An arrest alone can affect your job. Even if the charges are dropped, reduced, or you are found not guilty, an arrest may still appear on a Florida criminal background check. This may affect your job or employment opportunities. For example, “A district chief with the Jacksonville Fire Rescue Department has been assigned to desk duty following his arrest this week on suspicion of DUI, an agency spokesperson said Friday.” Jason Tidwell was arrested by the Clay County Sheriff’s Department for driving under the influence of alcohol. “JFRD spokesman Tom Francis said Tidwell, 44, has been moved into an administrative role while his arrest is investigated.”
The Clay County police report stated: “Tidwell was found behind the wheel of a vehicle stuck nose-first in a ditch on County Road 217 about 2 p.m. Dec. 9. Tidwell was seen driving recklessly on Normandy Boulevard, a witness told investigators. He was weaving all over the road and, at one point, passed another driver on the right, the report said. There was a large open bottle of vodka wrapped in a plastic bag riding shotgun next to Tidwell, whose eyes were ‘glassy and bloodshot’ at the time.” (First Coast News)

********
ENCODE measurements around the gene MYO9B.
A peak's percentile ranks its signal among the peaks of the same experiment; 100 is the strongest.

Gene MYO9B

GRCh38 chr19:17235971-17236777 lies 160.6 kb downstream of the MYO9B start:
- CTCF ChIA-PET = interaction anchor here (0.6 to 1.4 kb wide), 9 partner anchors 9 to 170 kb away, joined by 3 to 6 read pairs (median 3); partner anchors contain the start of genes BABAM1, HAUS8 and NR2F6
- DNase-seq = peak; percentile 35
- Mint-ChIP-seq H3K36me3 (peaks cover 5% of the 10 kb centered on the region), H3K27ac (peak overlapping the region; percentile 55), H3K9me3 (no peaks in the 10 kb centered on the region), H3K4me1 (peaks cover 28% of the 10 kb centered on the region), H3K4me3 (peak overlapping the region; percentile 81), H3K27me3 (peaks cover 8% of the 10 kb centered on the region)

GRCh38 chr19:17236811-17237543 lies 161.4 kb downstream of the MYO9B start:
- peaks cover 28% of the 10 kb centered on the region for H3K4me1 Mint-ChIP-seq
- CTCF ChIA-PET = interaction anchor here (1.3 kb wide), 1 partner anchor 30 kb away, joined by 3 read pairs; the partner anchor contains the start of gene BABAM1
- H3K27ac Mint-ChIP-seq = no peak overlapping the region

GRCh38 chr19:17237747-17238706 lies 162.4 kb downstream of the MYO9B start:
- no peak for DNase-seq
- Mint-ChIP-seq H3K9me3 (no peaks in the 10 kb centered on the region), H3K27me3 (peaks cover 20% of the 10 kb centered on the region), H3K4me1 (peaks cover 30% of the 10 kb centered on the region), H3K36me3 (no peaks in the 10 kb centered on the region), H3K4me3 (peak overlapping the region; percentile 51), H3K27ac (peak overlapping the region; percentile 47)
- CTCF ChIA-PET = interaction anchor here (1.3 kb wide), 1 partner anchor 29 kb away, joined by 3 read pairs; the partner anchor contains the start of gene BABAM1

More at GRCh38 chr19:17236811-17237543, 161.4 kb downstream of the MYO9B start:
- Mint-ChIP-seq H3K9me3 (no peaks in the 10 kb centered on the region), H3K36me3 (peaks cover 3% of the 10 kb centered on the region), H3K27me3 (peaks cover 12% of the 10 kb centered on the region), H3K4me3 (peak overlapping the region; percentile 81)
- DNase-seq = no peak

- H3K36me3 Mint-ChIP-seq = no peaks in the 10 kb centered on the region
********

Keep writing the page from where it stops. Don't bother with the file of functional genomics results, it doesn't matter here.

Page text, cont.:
The news article did not state whether Tidwell entered a plea of guilty, no contest, or not guilty to this Florida driving under the influence charge. If he pleaded not guilty to the charge, he should be presumed innocent. However, it still affects his job as he now has a new role due to the arrest. A DUI arrest may result in a Florida drivers license suspension, even if the driver is never convicted of the charge.
Another concern is the ability to seal or expunge a DUI charge. Florida Statute Section 316.656 states, “Notwithstanding the provisions of s. 948.01, no court may suspend, defer, or withhold adjudication of guilt or imposition of sentence for any violation of s. 316.193, for manslaughter resulting from the operation of a motor vehicle, or for vehicular homicide.” This means that if you plead guilty or no contest to driving under the influence in Florida, the court is required to adjudicate you guilty. Adjudication of guilt is a criminal conviction. Under Florida Statute Section 943.059, you cannot seal a criminal conviction. Therefore, if you pleaded guilty or no contest to a DUI charge, you would be adjudicated guilty of the charge. Since you have been convicted, you would not be able to seal this Florida record.